ResearchPad - iron-metabolism-its-disorders https://www.researchpad.co Default RSS Feed en-us © 2020 Newgen KnowledgeWorks <![CDATA[Iron absorption from supplements is greater with alternate day than with consecutive day dosing in iron-deficient anemic women]]> https://www.researchpad.co/article/elastic_article_11075 In iron-depleted women without anemia, oral iron supplements induce an increase in serum hepcidin (SHep) that persists for 24 hours, decreasing iron absorption from supplements given later on the same or next day. Consequently, iron absorption from supplements is highest if iron is given on alternate days. Whether this dosing schedule is also beneficial in women with iron-deficiency anemia (IDA) given high-dose iron supplements is uncertain. The primary objective of this study was to assess whether, in women with IDA, alternate-day administration of 100 and 200 mg iron increases iron absorption compared to consecutive-day iron administration. Secondary objectives were to correlate iron absorption with SHep and iron status parameters. We performed a cross-over iron absorption study in women with IDA (n=19; median hemoglobin 11.5 mg/dL; mean serum ferritin 10 mg/L) who received either 100 or 200 mg iron as ferrous sulfate given at 8 AM on days 2, 3 and 5 labeled with stable iron isotopes 57Fe, 58Fe and 54Fe; after a 16-day incorporation period, the other labeled dose was given at 8 AM on days 23, 24 and 26 (days 2, 3 and 5 of the second period). Iron absorption on days 2 and 3 (consecutive) and day 5 (alternate) was assessed by measuring erythrocyte isotope incorporation. For both doses, SHep was higher on day 3 than on day 2 (P<0.001) or day 5 (P<0.01) with no significant difference between days 2 and 5. Similarly, for both doses, fractional iron absorption (FIA) on days 2 and 5 was 40-50% higher than on day 3 (P<0.001), while absorption on day 2 did not differ significantly from day 5. There was no significant difference in the incidence of gastrointestinal side effects comparing the two iron doses (P=0.105). Alternate day dosing of oral iron supplements in anemic women may be preferable because it sharply increases FIA. If needed, to provide the same total amount of iron with alternate day dosing, twice the daily target dose should be given on alternate days, as total iron absorption from a single dose of 200 mg given on alternate days was approximately twice that from 100 mg given on consecutive days (P<0.001). In IDA, even if hepatic hepcidin expression is strongly suppressed by iron deficiency and erythropoietic drive, the intake of oral iron supplements leads to an acute hepcidin increase for 24 hours. The study was funded by ETH Zürich, Switzerland. This study has been registered at www.clinicaltrials.gov as #NCT03623997.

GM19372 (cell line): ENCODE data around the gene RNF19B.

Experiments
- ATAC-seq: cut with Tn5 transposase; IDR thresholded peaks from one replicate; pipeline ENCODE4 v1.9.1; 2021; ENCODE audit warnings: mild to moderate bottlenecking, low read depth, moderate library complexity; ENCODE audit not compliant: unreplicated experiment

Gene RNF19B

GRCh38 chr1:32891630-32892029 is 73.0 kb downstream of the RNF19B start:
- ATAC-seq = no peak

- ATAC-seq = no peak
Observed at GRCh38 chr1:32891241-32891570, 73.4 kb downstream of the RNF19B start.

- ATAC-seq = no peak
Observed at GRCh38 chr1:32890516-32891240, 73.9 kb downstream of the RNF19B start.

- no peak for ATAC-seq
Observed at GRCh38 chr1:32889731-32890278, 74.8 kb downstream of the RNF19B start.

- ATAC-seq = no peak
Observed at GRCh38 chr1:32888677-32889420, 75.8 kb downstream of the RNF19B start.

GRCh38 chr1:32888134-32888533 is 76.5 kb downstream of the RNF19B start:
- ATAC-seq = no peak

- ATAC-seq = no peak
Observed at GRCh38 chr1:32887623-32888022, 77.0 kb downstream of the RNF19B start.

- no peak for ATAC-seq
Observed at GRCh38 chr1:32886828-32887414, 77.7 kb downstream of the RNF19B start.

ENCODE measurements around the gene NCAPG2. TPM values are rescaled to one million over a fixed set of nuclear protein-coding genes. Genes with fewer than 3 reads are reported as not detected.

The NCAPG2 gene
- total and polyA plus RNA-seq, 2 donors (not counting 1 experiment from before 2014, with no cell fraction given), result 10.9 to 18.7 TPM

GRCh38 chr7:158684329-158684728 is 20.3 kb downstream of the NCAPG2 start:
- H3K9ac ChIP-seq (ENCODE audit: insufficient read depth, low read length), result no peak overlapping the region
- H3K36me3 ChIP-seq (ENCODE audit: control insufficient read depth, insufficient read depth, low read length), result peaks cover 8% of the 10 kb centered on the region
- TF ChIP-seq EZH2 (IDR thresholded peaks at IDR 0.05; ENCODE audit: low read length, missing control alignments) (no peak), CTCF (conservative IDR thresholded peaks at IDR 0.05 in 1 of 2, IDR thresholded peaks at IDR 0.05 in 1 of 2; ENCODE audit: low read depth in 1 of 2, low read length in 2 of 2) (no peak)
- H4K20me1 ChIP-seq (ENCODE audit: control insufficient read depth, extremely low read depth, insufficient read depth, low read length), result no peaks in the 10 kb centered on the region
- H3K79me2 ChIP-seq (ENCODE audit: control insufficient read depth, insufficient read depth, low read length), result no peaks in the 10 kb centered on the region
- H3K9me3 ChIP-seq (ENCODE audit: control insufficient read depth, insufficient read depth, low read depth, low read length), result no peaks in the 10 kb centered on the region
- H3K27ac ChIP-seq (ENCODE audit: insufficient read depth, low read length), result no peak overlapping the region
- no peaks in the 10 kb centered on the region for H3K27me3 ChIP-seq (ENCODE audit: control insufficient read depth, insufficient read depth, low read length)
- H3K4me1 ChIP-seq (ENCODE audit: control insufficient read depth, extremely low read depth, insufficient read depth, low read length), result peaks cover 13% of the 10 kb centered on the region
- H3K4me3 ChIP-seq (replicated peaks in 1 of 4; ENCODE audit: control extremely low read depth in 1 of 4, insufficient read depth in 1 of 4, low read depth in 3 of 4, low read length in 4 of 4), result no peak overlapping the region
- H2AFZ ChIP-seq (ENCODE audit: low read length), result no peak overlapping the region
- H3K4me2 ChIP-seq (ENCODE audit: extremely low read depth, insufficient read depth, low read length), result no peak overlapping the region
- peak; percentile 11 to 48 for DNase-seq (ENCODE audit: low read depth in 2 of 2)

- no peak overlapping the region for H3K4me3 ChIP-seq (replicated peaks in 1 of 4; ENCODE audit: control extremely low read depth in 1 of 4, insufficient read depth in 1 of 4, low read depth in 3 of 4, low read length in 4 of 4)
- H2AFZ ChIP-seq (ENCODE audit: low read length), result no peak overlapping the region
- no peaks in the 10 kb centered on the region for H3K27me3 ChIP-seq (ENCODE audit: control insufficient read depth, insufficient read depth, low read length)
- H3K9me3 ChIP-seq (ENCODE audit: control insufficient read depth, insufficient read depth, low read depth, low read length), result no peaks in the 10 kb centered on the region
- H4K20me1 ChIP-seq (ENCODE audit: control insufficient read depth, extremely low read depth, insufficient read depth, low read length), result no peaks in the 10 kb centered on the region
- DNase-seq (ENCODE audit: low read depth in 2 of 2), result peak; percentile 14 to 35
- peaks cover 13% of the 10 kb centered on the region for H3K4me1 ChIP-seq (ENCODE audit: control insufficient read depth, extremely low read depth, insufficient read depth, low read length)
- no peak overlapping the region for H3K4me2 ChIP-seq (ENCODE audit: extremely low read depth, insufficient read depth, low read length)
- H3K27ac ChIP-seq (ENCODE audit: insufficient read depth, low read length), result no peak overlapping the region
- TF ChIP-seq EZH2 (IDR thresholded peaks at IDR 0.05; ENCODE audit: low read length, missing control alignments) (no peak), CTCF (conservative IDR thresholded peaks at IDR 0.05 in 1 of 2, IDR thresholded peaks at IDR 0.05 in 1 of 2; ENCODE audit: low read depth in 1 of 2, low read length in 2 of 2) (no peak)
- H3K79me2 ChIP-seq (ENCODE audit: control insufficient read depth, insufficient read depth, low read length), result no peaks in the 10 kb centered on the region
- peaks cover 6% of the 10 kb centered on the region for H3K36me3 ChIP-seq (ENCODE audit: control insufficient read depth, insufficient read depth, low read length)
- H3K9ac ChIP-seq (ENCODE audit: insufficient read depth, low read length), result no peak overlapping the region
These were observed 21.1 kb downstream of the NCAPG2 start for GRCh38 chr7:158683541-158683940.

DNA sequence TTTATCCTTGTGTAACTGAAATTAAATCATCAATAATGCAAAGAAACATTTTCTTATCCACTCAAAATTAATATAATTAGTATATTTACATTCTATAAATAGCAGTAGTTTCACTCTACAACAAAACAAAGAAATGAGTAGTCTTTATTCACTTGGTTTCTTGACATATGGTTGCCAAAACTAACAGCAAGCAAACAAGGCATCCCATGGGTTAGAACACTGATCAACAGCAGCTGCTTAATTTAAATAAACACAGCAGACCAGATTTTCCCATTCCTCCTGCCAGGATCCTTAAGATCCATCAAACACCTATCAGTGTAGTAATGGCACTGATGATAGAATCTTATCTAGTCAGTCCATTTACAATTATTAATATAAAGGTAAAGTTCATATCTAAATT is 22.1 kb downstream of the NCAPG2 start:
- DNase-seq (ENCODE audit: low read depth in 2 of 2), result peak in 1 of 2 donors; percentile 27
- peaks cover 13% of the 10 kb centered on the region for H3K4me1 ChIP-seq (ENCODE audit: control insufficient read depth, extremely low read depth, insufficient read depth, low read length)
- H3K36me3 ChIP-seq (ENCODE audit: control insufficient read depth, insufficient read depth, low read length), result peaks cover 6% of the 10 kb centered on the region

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<![CDATA[Optimizing diagnostic biomarkers of iron deficiency anemia in community-dwelling Indian women and preschool children]]> https://www.researchpad.co/article/5c1c2d9cd5eed0c48446491d

The detection of iron deficiency anemia is challenged by the paucity of diagnostic tests demonstrating high sensitivity and specificity. Using two biomarkers, zinc-protoporphyrin/heme and hepcidin, we established the diagnostic cut-off values for iron deficiency anemia in preschool children and women. We randomly selected non-anemic individuals (n=190; women=90, children=100) and individuals with iron deficiency anemia (n=200; women=100, children=100) from a preexisting cohort of healthy preschool children and their mothers. The diagnostic performance of these biomarkers was estimated by analyzing receiver operating characteristic curves. Diagnostic cut-offs with a high predictive value for iron deficiency anemia were selected. Median zinc-protoporphyrin/heme and hepcidin values in non-anemic children were 49 μmol/mol heme and 42 ng/mL, respectively, and in non-anemic women these values were 66 μmol/mol heme and 17.7ng/mL, respectively. Children and women with iron deficiency anemia had higher zinc-protoporphyrin/heme ratios (children=151 μmol/mol heme and women=155 μmol/mol heme) and lower hepcidin levels (children=1.2ng/mL and women=0.6ng/mL). A zinc-protoporphyrin/heme ratio cut-off >90 μmole/mole heme in children and >107 μmole/mole heme in women was associated with a high diagnostic likelihood for iron deficiency anemia (children, likelihood ratio=20.2: women, likelihood ratio=10.8). Hepcidin cut-off values of ≤6.8ng/mL in children and ≤4.5ng/mL in women were associated with a high diagnostic likelihood for iron deficiency anemia (children, likelihood ratio=14.3: women, likelihood ratio=16.2). The reference ranges and cut-off values identified in this study provide clinicians with guidance for applying these tests to detect iron deficiency anemia. Erythrocyte zinc-protoporphyrin/heme ratio is a valid point-of-care biomarker to diagnose iron deficiency anemia.

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